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July 27, 1962     Catholic Northwest Progress
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July 27, 1962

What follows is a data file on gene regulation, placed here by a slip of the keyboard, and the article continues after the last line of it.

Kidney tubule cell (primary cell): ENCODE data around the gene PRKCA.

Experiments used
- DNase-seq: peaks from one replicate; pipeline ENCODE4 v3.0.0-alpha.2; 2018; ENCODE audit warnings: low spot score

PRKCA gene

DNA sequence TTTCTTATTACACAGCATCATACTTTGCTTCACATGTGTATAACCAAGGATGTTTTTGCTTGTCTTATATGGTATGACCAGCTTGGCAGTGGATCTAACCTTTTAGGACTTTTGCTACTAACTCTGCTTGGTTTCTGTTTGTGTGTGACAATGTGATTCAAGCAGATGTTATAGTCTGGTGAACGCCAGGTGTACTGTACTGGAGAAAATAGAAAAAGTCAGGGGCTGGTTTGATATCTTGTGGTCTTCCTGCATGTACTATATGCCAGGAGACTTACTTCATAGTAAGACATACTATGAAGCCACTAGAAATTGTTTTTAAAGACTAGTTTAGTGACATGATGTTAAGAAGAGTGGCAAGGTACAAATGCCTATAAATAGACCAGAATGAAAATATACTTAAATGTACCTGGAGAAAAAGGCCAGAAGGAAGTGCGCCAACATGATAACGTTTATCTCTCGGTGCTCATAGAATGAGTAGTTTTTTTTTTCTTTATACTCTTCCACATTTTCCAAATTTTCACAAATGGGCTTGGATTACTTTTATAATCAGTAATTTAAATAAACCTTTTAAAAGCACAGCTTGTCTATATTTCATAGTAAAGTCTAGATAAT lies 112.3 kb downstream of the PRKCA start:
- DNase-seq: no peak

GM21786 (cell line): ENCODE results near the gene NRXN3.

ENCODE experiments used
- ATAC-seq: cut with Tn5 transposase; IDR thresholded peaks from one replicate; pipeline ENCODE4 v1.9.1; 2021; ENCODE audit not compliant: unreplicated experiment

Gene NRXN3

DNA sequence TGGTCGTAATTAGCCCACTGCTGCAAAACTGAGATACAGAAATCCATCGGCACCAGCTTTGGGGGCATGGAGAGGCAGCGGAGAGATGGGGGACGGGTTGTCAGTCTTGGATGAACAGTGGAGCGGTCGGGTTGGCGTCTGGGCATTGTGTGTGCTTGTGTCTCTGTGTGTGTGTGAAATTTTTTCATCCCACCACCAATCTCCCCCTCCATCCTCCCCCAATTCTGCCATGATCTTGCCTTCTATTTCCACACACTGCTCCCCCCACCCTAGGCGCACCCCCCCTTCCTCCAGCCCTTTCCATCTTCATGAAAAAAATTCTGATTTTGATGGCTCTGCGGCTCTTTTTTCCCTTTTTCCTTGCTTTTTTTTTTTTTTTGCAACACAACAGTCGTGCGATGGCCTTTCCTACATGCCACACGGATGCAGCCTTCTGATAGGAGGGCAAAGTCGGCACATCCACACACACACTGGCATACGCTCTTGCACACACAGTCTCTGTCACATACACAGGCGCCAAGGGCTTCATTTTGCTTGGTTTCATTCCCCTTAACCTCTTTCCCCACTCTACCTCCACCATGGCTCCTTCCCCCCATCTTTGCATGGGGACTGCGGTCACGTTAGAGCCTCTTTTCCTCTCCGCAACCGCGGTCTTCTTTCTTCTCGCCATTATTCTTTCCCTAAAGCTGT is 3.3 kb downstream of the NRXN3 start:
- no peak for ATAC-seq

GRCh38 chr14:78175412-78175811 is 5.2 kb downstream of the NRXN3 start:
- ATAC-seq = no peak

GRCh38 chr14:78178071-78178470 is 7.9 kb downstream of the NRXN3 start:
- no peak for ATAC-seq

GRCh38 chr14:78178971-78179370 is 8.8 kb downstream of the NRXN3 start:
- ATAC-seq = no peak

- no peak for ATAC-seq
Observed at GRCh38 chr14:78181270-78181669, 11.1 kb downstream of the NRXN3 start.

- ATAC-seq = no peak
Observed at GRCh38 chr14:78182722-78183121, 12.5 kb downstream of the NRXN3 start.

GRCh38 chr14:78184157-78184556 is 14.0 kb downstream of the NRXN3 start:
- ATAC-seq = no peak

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4---TH E PROGRESS I I I I Fridey, duly 27, ,1962 Too Many Babies? HE JULY 23 issue Of Newsweek car- ried an article entitled: Too Many Babies? The report began with a full page cartoon depicting a world atla s to- tally covered with a seething mass of human life. Men were standing on each other's shoulders, some were falling off the earth into space, others were clinging: on by ropes, millions perished and those who remained had but one thought: sur- vival. The text began with this shattering statement: "About three per second... two million a week . .. the flood is im- poverishing much of the world, wiping out Western-aid gains, and some call it a worse threat than war." With the read- er's mind. now thoroughly conditioned to accept the thesis that the present increase of human life is an evil monster that must be destroyed at any cost, the article goes on to present a 'scientifiC, "objective" report on "the sheer growth of humanity", i and to make a subtle but undeniable case for the "scientific" solution known as birth control. Those who lament what is called "population explosion," who dwell constantly upon the evils of over,popu- lation and rant in the name of sctence about the glories o[ birth :preiJention are, in our opinion, unworthy.of guid- ing the populous and ill-prepared to. wield the tools of "modern science. They are. unworthy of guiding the populous because they have lost, in spite of protestations to the contrary, sight of the true dignity and purpose '. o[ people. not support 100 billion people today; true, also, because of greed and avarice, laziness, ignorance, mismanagement, phy, sical catastrophe and a hundred other causes, it is difficult to support portions of the some three billion peoples who now inhabit the globe. But if we really value immortal souls we will rise to the challenge of what is possible; we will not become defeated by what is only difficult. Take as a parallel example the space race. Talk about something that is diffi- cult and seemingly-impossible  what about landing a hum. an being on the moon? Yet science tells us it is possible, leaders of the cold, war tell us it is neces- sary, and while many think it is crazy the American people roll up their sleeves (last year to the tune of 16 billion dol- lars) in order to prove a point. If we do manage to get somebody up there and back by 1970 it will have cost us in the neighborhood of 128 billion dollars to do so. This is a conservative estimate. But you don't hear NASA's leaders writing discouraging reports about all the dangers involved in space travel with a concluding plea to forget the whole project for it is too difficult. On the con- trary, these men of vision see conquering space as a great and exciting challenge, and we admire and applaud the courage and daring our astronaut heroes display. But when it comes to the chal- lenge of feeding and housing three billion human beings on a planet cap- able of feeding and housing 100 bil- lion, what do the so.Called men of We Can't Take God told Adam and Eve to increase and multiply, to fill the earth. God wants as many souls as possible to know and love Him here and in eternity. The great- est challenge to men of science is to use technological developments with ingeni- ous skill and wisdom so that as many people as possibly can, in compliance with the Divine Will inhabit this earth. Since advocates of birth prevention seek to use science not to help increase .human life but to destroy it, we are forced to con- clude that these men are,indeed ill-pre, pared to wield the tools of science. Amid frightening statistics on the world's starving, amid prophetic utter- ances of scientific birth planner Julian Huxley, amid reports on birth control projects in heavily populated India and Japan, two little paragraphs which should have begun the article and set the tone of the discussion somehow got themselves buried in obscurity. We quote in part: "Worldwide, it is estimated that Only one-fourth of the arable land ir actually cultivated  and only seven: per cent in Latin America. And on what land there is, the Japanese harvest seven times as much food per acre as the Indians, largely by intensive fertili. zation. Then there is the sea  its waters can be desalinated, its .plants harvested. "Industrially, too, the world can fulfill the needs of billions. The old scare stories about vanishing coal sup- plies have themselves vanished, for the potentials of atomic and solar power are almost limitless. And there are still largely untouched treasures of iron in India, manganese in Brazil, tin under the Sahara. Dr. James Bonner of Caltech esti- mates that the world can support 50 bib lion people--17 times its present popu- lation--while another Caltech scientist, Harrison Brown, says he "can even visu- alize the means for supporting 100 bil- lion." Imagine, the world could possibly support 100 billion souls and there are those who now propose in the name of scientific evolutionary progress preven- tion of human life. True, tlae world could :rife science in this area tell us." that it is ,oobigajob, tbattberearetoo many A New Form of difficulties, that we had better retreat nd start preventing-the growth of human life. : " " By REV. JOHN B. SHEERIN, C.S.P. It took a sputnik to get America "Sectarian ' strife" is a agitating for complete isolation awakened to the fact that:we were begin- term often used m of religion from American pub- blic life. When certain Jewish ning to lag behind in the world of space legal d i s c u s s i o n s of Rabbis in New York City, for research. We are today way behind the Church- State relations, instance, endorsed the decision, Russians in exploring the possibilities of The rivalry of religious I was astounded by the and- Semitism that kept creeping Population growth. The Newsweek re- sects in England and in the into .private dizcussions of their port unwittingly :reveals-this. For the early American colonies did stand.. only Positive statements tha t begin to be cause no end of trouble. "-: The New York Times corn- worthy of a human approach to popula- It was the most natural mented editorially on the de- tion growth were uttered by two atheistic thing in the world for a pres- cision and said that "nothing byterian to raise a great hue could be more divisive in this Communists, paradoxical as this may and cry when country than to mingle relig. sound, the g o v e r n- ion and government in the Nikita Khrushchev has said of meat o f V i r- snsitive setting of the public - ginia compel- seheals," Russia that 100 million more people . led him to pay Actually the prayer decision The "would not be enough." And Evegny K. Fedorov, secretary-general to the Soviet Academy of Sciences, "holds out the prospect of mankind settling on new planets withi n a generation." Where are the leaders of the free world, men and who are sup- posedly dedicated, to the .proposiiion that one human life is more precious than the entire universe? Where is free world leadership when it comes to fac- ing the challenge of increasing popu- a tax to sup- port the Epis- copal Church. We can under- stand therefore the Supreme to keep the Court's desire public schools Flt. 8HEERIN free of "sec- tarian strife." As Justice Frankfurter said in the McCollum case, "Design- ed to serve as perhaps the most powerful agency for Womoting cohesion among a' heterogen- lation? eous democratic people, the There are ple.n of. alarming de: public school must keep scrup- velopments withiri society every bit as. uldusty free from entangelment portentous as the first sputnik if only we had the insight to interpret them. Tuesday's newspapers carried a story about a young expectant mother who is threatening to have an abortion against state law because her child will probably be born deformed. This premeditated tak- ing of an innocent child's life by its own mother causes scarcely a lifted eyebrow in this community. A shocking example of how effectively those who propose scien- tific means of controlling population have demoralized western civilization. The time has come for each of us to ask ourselves if the reason we swallow the biased slant of birth controllers so read- ily is that we ourselves have lost sight of God's evaluation of human life and are therefore caught in the quagmire of their own self-condemning pessimism. Soviets And Telstar Longshoremen's and W a r e- housemen's U n i o n, and the Communist. party. Telstar .interferes with that presentation and c o m b a t s Peri0's charge that the econom- ic and political "bind" that has brought our "economy to a By Louis F. Budenz in international communica- tions and belies such accusa- tions against the United States as are represented in the Amer- ican Victor Perlo's contribu- tion to the June International Affairs. His representation of America as an incurably dis- eased nation, economically, with its being only a matter of time until "the world socialist he pursuit of history. is next to godliness in bringing us the calm outlook required to deal with today's whirligig world and its Soviet "enigma." From its study we learn that there have been many past ups and downs for men and nations. in the strife of sects." THE ANGRY, nation-wide re- sentment against the high Court's ban on a New York school prayer is a new form of strife. No decision in years has touched off such an explosion. As The National Observer (July 2) said: "Though much of the cdn- fused protest was directed at the Court, the response went beyond a blind search for a target of resentment." The target was the group of minority forces that have been has been a sadly divisive factor. The angry reaction of the Am- erican people is a fact that the Court, if it is realistic rather than doctrinaire, must take into consideration in future cases dealing with religion and gov- ernment. FOR SOME years now the Abnerlean people have been vaguely uneasy about the grad- ual erosion of religion in Ameri- can life. I mean the great maj- ority of responsible citizens, not the John Birchers with their silly tirades at the Supreme Court. The average American will not ilook Upon the prayer decision as simply a ban on State-composed prayers. As Professor Mark DeWolfe Howe of Harvard Law School said, the language of the deci- sion indicates that future Court rulings may. find Bible reading, Christmas pageants and similar observances in the public schools unconstitu- tional. THE ORDINARY American citizen sees the New York ban as a symptom of a radical change that is running through the whole structure of Amer- ican society. He is alarmed be- Step For Liturgical Week: cause he feels that this change is not a natural evolution but an innovation engineered by a small minority. The American Civil Liberties Union has an- nounced that it is planning a nation-wide drive against all religious practices in the public schools. If these minorities persist in their campaigns and if they are successful in the courts, I see trouble brewing on the horizon. The angry response to the prayer decision will be mild compared to the fury that will break loose if "un- der God" is taken from the Pledge of Allegiance and prayers from our houses of Congress. An aroused people will take strong measdres--let us hope By Rev. Paul P. Purta, S.S. Professor of Canon Law St. Thomas the Apostle Seminary, Kenmore OMBOLO is a small v i 11 a g e in northern Italy, not too far from Venice. The village priest was sick, and a newly ordained as- sistant was sent to help him. The young priest was Father Giuseppe Sarto. Father Sarto found what most.young priests find, the in- spiring phenomenon of people's unpretentious goodness wrap- ped in faith But it hurt the young priest to see these honest-to-Ged people come to church every Sunday and simply stand by as witnesses (distracted wit- nesses, at that) until a spirit- ed on- one- knee wave of the hand meant the last blessing and release. As a seminarian, Father Sarto had been the seminary choir director. He had come to know church music, and Greg- orian Chant, coming in new richness from the monks at Solesmes, became a passion for him. Why not have the people sing together at Mass? Why not have them take part, feel that they are in some way helping produce the total wor- ship reaching Heaven from Tombolo? Congregational singing was an immediate and popular suc- cess. It's no surprise to see Father Sarto, now pastor of Salzano, continuing the only program which makes sense to him: participation at Mass, especial- ly though zong. Nor is it hard to imagine how BISHOP Sarto of Mantua, in diocesan synod, and CARD- /NAL Sarto of Venice in a famous letter to his clergy told the same lesson. Probably his most effective statement of these ideas occurs in this capsuled form: "Our deepest wish is that the Christian spirit should once again flourish in every way and establish itself among the faithful; and to that end it is necessary first of all to provide for the san- ctity and dignity of the temple where the faithful meet together precisely in order to find that spirit at REV. PAUL PURTA, S.S. Chairman of Seminarians 1962 Liturgical Week by the authoritative jangle of familiar keys: Father sarto now signed the document, PIUS X. Besides elaborating criteria for the judging and use of good church music, Plus X is a modern papal sponsor of lit- urgical efforts also in his work to bring children to the altar table earlier and to invite all to Eucharistic f0od more often. To focus on the Eucharist was to call attention to the Lit- urgy, because there is no Euch- arist apart from Liturgy. Plus X was concerned for the setting of the liturgy, and he set about putting his own home in order first. ".. , On February 11, 1904, he ordered a pastoral visita- tion of all the churches and sanctuaries of Rome, so that with Christian worship freed of any anomalies, the Roman clergy and people might be 'restored in Christ'--a re- form, in other words, of the house of God and its occup- ants". "And the house of God had been invaded by anomalies: ugly papier-mache' statues, cheap commercialized or- namentation, superstitious tinsel: all signs of a decadent its primary and indispensable : feligiou stinient, not in- source, that is . .. the active frequently accompanied by a participation in the most holy lack of care and cleanliness. and sacred mysteries and in There was need to intensify the solemn and e o m m o n religious instruction, to a- they are within the law--to prayer of the Church." rouse in the popular mind a He wrote those words in a taste for fitting worship," guard what they consider their document dated November 22; "The zeal of -the Supreme just rights and the American 1903. They were words that. Pastor took necessary men- tradition ...... : IN HIS dissenting opinion, stand straight and strong -with sures." (From Pins X by Igino Justice Stewart stressed the_ their own intrinsic worth, but. Giordani, p. 90) they come to absolute attention Odr attention on Plus X does because they are accompanied not mean to say there was no effort in things liturgical be- fore his pontificate. Calendar wa, v, w. the 16th century who had last looked at these matters close- SUNDAY, JULY 29, SEV, ly, though his efforts and those ENTH SUNDAY AFTER between his time and Plus Xs PENTECOST, MASS: Omnes might be considered more rub- gentes -- Clap your hands (Green). GI., Cr., Pref. of Trin- rical than liturgical. (There is a connection, but idea that the majority opinion had incorrectly concerned it- self with the dead past, with the trials and tribulations of per- secuted religious people centur- ies ago, Stewart felt that the law should be relevant to 1962 and the strength of the present- day tradition of prayer in pub- lic schools. In view of the wide diver- sity of legal opinions as to the meaning of the First Amend- ment, the high Court should certainly pay great attention to a fact that is not dis- puted, the plain and simple truth that the majority of the American people in 1962 an- grily resented the prayer de- cision. The Court would do well to take judicial notice of the fact that it is out of line with the conscience of the people. standstill" is that "of the lagher, executive secretary of danger to private initiative and garrisonstateY " re genuine charitywherever Necessarily, p e r I n recom- the N a t i o n a I Conference of the state monopolizes. This is mends "East-West trade" as a Catholic Charities, warned us currently the trend. means to halt temporarily our recently that control of private "There is a definite trend," ity. Mass for Parish. MONDAY, JULY 36, COM- MEMORATION OF SS. AB- DON AND SENNEN, MAR. TYRS, MASS as on Sunday (Green). No Gl., 2nd Pr. of Ss. Abdon and Sennen, no Cr., Com. Pref. Or MASS: Intret-- Let the sighing (Red) G1. TUESDAY, JULY 31, ST. IGNATIUS, C O N F E S S O R, MASS: In herniae--At the name (White). G1. WEDNESDAY, AUGUST I, COMMEMORATION OF THE HOLY MACCABEES, MASS of 7th Sun. after Pent (Green). No GI., 2nd Pr. of Mace, Com. Pref. Or MASS: Clamaverunt --The just (Red), GI. THURSDAY, AUGUST 2, ST. ALPHONSUS LI GU OR I, there is a difference. A litur- gist may not feel particularly l strong one way or the other over the prescription .that he should genuflect before opening the tabernacle to distribute Holy Communion outside of Mass. That prescription is a rubric. But the liturgist may have violent reactions to even the implic:.t suggestion that it would be ideal to receive Com- munion, let's say, before Mass q . . consequently outside of Mass . , . because that would leave the whole Mass long in which to make a Thanksgiv- ing.) Among the modern Popes, Pius X has has clearly echoed His Master's "great desire to eat this Passover" with us. Dom Beauduin and the Bel- gians then the Germans, and BISHOP, CONFESSOR, Dec- the French, and finr'ly the TOR OF THE CHURCH, English-speaking .world have MASS: Spiritus Domini -- The answered in what is the Lit- spirit of the Lord (White). GI.. urgieal Movement. 2nd Pr. of St. Stephen. (Series to be continued.) F R I D A Y, AUGUST , FERIAL FRIDAY, MASS of' Case of Blind 7th Sun. after Pent. (Green). No GI., Com. Pref. First Fri.: Votive Mass of Sacred Heart permitted (White). Gl., Pref. of Sacred Heart. Abstinence. SATURDAY, AUGUST 4, ST. DOMINIC, CONFESSOR, Helping Blind LOS ANGELES (NC) -- The Catholic Guild for the Blind here has presented a $100. check to be used to aid the blind in the African missions. Mrs. Lola Roberts, guild MASS: Os justi--The mouth of president, presented the dona- the just (White). Gl. First tion to Msgr. Harold Lau- Sat.: Votive Mass of Immac. bacher at a' Communion breal  Heart permitted (White). GI., fast here. He will forward the Threat To Private (,narities By REV. G. JOSEPH GUSTAFSON, S.S., Ph.D. Professor of Philosophy, Sf. Thomas Seminary, Kenmore Monsignor Raymond J. Gal- rather, that there is a grave render all our interests in our fellow man and turn it all over to the government, this will leave us in an intolerable po- sition." One no longer has charity; one Upon this knowledge we can camp achieves economic sup- draw when we compare the in- remacy in all spheres" is much itial silence of . di,nirdshed by this triumph of t h e Commun-  *private enterprise as represent- i s t directive ed by the American Telephone organs on the  and Telegraph Company. launching o f His contention that only "the Telstar w i t h advocates of peace and disarm- the loud out- ament" (by which he means bursts recom- .:: those who stand with the Soviet mended to the ':*: State for unilateral disarma- *: ment) can place any optimistic comrades a-  gainst Amer- perspective before our country ica's explosion IR'i " is paled by this invention. What in t h iono- BUDENZ he is specifically saying is that sphere. T h i s everyone in America is wrong will give us some insight into except those he mentions favor- Soviet purposes at Genev.a and ably, including Cyrus Eaton, on Berlin. t h e Cleveland industrialist, Telstar is an agency o peace Harry Bridges' International unemployment problem, but he charities is being threatened said M o n s i g n o r Gallagher. contends that no remedy can -by the federal government. "The new regulations in the overcome "capitalist contradic- .Perhaps you have already seen . Department of Health, Educa- tions" and that the United his warning. So much the bet- tion and Welfare take religion ter but let us repeat it here - of .adnntinn. Th Natinnal doomed. May I reply. ; . out ....  .................... and ask you to take t qmte that Telstar has given forecasts i ' Association of Social Work is sermusly of Vast industrial expansion . " " /only interested fin professional into Space in which America is Personal Responsibility " Work, not voluntary agencies. even now Still leading. . Charity is always a personal .... As the x-supported field Such considerations call for respensbflty .... and can never grows, mere s a sense oz sur- e m tratwe functmn render The mage of democra the momentary Red silence and be an dmi "s .... : : ' also for the extent of the out- It cannot be supplanted by cy is being destroyed." cry against our nuclear tests. Gus Hall, Secretary of the Com- munist party here, denounced this test as "a criminal and lawless act." automatic taxation and com-' 'Intolerable Position' pulsion. Not that the state Speaking upon the same oc- does not have legitimate duties casmn Archbishop John F. along these lines. The point Dearden of Detroit stressed Monsignor Gallagher makes is, the same theme: "If :we sur- has instead, further and further c. of St. Dominic. Pref. of gift to Bishop Frederick Hall, interference in private life. It B.V.M. M.H.M., of Kisumu, Kenya. is easy for the bureau Which feeds your kids to take the -' " X" ..... ' //'' "/'_//. ' next step and tell you that you "vta/i"lL'-,:/...lf_--..'- are to have no more. Sociai k(___"--c.,.T=-   "efficiency" is really a ter- rible thing. We should know " this by now if we are ever to  --q-'*'- ]earn the lessons of Nazi Ger- many, where the state started 907 Terry Avenue, Seattle (4) Telephone MAin 2-8890 at first to care for the ill and Second-Class Mail Privileges Authorized at Seattle. Wash. the aged in the name of that same "efficiency" and finally by the same test eliminated them. This turned out to be far more :'efficient?. Published by the Northwest Progress Co. President, Most Reverend Thomas .A. Connolly, D.D., J,C.D. REV. JAMES 'H. GANDRAU--Editor MARY BRESNAHAN--Associate Editor